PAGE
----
Anyway: the NS published today one of my favourite pieces by one of my favourite NS writers, Eleanor Margolis. “It wasn’t until my teens,” she writes, “that I realised chopped liver is not a traditional Christmas dish... I’m not sure it had occurred to me that a day devoted to binge eating and arguments was anything other than extremely Jewish.” It’s a lovely piece, which you can read here.

Bad day for...

Labour’s prospects in Scotland. Which is a problem as, without Scotland, it’s not easy to see how the party gets a majority in Westminster again.

Chris Deerin has written a great, if depressing, bit on Labour’s problem in finding a strategy. “The party cannot hope to be more nationalist than the SNP, or more unionist than the Conservatives, so it must find a distinct platform and language.” You can read it here.

Quote of the day

“Seedy lists of party apparatchiks appointed by power hungry party leaders & insulated from any democratic pressure for 15 yrs? No thanks.”

Zac Goldsmith, tweeting about the EU in 2012. Goldsmith, who the voters of Richmond Park rejected for a second time last Thursday, has just been given a life peerage so that he can continue as environment minister in this Tory government, and thus will be insulated from democratic pressure from the rest of his life. Makes you proud to be British.

Everybody’s talking about...

Chris Cook’s deliciously damning retrospective of the legacy of David Cameron for Tortoise. “A soft-headed man,” he calls him. Elsewhere he notes: “In this, as elsewhere, he comes across as a dupe.”

Perhaps the most beautiful quote, though, is the one on the 18 pages of Cameron’s memoir concerned iwth the intervention in Libya. “Everything is going fine and enjoys Cameron’s firm leadership until the 16th page, when suddenly the verbs run passive as Libya descends into chaos over two pages. And then onto the next thing.” Ouch. You can read it all here.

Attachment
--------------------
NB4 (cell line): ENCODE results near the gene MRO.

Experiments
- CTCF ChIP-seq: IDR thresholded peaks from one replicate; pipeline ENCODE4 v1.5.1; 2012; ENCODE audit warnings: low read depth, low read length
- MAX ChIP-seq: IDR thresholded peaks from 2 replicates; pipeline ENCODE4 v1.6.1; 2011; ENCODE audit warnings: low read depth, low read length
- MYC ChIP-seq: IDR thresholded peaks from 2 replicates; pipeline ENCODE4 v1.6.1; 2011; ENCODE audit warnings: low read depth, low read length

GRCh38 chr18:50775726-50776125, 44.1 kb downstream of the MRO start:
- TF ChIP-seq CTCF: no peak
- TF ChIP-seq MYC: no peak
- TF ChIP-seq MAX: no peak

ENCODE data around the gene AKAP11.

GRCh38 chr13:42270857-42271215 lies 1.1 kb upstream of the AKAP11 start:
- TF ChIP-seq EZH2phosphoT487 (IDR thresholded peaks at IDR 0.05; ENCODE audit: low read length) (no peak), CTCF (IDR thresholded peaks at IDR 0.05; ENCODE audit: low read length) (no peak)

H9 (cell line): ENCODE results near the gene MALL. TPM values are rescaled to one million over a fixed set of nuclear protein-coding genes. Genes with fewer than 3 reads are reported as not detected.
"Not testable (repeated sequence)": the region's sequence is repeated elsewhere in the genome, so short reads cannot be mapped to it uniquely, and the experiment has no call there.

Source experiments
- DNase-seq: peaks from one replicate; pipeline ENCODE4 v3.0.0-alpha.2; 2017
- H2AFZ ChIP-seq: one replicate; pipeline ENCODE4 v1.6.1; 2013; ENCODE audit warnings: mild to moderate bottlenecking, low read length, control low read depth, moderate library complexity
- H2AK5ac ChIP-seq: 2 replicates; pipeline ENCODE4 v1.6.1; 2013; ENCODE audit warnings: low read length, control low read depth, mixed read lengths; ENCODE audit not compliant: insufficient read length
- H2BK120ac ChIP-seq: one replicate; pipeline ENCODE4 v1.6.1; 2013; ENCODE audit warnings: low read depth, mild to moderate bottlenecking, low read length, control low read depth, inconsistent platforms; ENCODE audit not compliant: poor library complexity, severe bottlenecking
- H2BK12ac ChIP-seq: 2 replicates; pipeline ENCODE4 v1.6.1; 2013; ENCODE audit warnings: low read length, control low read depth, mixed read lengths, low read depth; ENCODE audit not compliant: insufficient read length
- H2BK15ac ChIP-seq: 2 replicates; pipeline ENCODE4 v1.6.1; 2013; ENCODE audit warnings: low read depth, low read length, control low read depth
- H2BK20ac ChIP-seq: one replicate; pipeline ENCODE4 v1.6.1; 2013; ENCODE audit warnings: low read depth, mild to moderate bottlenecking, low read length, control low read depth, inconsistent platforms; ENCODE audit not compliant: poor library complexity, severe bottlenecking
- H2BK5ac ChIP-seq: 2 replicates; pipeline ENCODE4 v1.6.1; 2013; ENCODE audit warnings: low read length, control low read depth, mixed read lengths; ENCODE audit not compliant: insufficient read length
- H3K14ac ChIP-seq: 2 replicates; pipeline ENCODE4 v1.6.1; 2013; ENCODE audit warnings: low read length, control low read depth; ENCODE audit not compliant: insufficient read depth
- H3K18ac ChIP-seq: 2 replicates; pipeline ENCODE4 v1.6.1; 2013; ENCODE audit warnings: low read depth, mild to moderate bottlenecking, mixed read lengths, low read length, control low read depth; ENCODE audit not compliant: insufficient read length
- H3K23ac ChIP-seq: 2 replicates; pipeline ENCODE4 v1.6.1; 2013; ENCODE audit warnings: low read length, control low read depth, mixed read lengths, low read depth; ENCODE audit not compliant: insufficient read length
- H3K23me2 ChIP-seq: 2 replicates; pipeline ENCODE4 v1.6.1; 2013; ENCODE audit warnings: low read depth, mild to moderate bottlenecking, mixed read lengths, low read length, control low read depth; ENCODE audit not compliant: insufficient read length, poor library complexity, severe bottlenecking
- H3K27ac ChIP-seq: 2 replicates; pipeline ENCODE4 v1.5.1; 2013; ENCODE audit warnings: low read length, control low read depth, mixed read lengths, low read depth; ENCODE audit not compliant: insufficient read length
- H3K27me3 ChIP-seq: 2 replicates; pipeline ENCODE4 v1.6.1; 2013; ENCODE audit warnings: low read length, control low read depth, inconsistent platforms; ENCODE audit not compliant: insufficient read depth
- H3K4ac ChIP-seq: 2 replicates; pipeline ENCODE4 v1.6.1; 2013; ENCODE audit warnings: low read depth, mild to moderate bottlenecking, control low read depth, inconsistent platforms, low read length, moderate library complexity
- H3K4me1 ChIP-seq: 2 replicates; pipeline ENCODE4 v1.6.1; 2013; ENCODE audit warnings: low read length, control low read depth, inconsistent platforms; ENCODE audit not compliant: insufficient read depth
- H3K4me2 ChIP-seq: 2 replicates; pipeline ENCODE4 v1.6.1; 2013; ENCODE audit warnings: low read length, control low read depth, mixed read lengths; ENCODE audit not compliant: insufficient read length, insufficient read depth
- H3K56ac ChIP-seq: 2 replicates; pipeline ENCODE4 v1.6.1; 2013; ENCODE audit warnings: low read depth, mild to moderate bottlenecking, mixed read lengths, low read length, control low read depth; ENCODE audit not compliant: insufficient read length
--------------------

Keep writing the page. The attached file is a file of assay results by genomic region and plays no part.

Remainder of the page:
Everybody should be talking about...

A question posed by Sarah on Twitter: how much the editors of Vogue are paid. That’s because the day’s other big viral article is the absolutely baffling round up of where the magazine’s editors are spending Christmas, and how they will be dressed while there. The Cayman Islands! The French Alps! A seven day detox programme! The Sussex village of Rye, which has apparently been dubbed – I’m going out on a limb here and guessing, by the person who wrote the sentence claiming this fact – “London’s long-island”!!

I don’t wish to spoil the mystique but: these are not the sort of places the NS editors will be spending Christmas. I asked one yesterday and she said, “Acton”. I, by contrast, will be in my flat, at the other end of the Central Line, without a ski pole in sight.

Housekeeping

I’m told the link for my “existential Christmas playlist” piece yesterday malfunctioned, somehow. Sorry about that – it’s here.

If you want to send me a present, what I’d really like is for all of you to get, say, a dozen of your closest friends to sign up to receive the email too. Although my debut on the New Statesman’s TikTok channel suggests some other ideas.

This will be the last Evening Call of the year – I’ll be back in January, presumably grumpy because of whatever stupid diet I have decided to attempt for a fortnight before giving up and ordering a curry. Thank you for reading – I hope you have a lovely Christmas and a very happy new year.

Evening Call is a free newsletter published every day at 5pm. You can sign up here.